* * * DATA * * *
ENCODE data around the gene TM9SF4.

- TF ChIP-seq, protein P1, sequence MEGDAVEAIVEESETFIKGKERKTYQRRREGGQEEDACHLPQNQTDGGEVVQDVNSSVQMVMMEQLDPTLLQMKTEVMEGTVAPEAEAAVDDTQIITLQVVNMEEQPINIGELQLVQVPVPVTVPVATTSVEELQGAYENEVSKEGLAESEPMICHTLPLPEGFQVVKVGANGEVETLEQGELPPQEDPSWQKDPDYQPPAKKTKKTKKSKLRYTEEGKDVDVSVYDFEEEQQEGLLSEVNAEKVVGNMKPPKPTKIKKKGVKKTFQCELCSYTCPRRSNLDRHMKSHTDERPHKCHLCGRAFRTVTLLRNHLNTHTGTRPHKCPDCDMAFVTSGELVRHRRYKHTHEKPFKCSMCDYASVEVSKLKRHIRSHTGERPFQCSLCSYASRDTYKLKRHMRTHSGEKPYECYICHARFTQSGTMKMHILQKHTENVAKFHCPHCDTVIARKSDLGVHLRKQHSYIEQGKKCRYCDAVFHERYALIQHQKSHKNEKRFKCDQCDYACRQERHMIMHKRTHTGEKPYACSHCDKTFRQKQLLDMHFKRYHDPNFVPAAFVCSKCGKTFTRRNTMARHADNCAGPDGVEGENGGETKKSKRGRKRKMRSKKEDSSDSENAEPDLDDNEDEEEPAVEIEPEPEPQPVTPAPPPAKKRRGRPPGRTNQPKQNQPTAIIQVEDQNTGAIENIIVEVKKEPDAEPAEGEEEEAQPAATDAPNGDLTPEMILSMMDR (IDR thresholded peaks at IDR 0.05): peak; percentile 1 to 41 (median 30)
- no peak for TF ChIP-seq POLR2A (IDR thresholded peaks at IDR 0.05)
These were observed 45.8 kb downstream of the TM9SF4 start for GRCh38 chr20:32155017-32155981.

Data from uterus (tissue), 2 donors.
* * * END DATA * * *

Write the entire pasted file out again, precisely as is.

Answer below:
ENCODE data around the gene TM9SF4.

- TF ChIP-seq, protein P1, sequence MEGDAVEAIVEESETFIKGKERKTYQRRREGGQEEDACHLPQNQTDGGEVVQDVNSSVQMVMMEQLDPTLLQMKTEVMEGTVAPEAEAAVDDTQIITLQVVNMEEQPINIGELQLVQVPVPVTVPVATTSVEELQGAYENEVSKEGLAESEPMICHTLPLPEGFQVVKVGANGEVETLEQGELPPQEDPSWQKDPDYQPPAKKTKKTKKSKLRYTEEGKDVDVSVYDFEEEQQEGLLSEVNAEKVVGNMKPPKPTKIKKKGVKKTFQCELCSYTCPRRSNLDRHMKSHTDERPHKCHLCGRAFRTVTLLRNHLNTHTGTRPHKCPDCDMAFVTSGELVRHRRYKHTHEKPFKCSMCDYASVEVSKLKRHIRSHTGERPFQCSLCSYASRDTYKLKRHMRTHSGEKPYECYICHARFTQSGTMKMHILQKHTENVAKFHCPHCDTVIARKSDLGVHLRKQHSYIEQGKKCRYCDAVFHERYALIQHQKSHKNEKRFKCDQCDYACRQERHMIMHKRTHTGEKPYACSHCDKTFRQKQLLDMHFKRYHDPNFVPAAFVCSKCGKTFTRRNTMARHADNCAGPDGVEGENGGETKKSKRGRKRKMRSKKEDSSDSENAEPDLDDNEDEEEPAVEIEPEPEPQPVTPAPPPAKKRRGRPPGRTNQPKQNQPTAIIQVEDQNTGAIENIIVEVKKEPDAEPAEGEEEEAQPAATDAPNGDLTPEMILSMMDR (IDR thresholded peaks at IDR 0.05): peak; percentile 1 to 41 (median 30)
- no peak for TF ChIP-seq POLR2A (IDR thresholded peaks at IDR 0.05)
These were observed 45.8 kb downstream of the TM9SF4 start for GRCh38 chr20:32155017-32155981.

Data from uterus (tissue), 2 donors.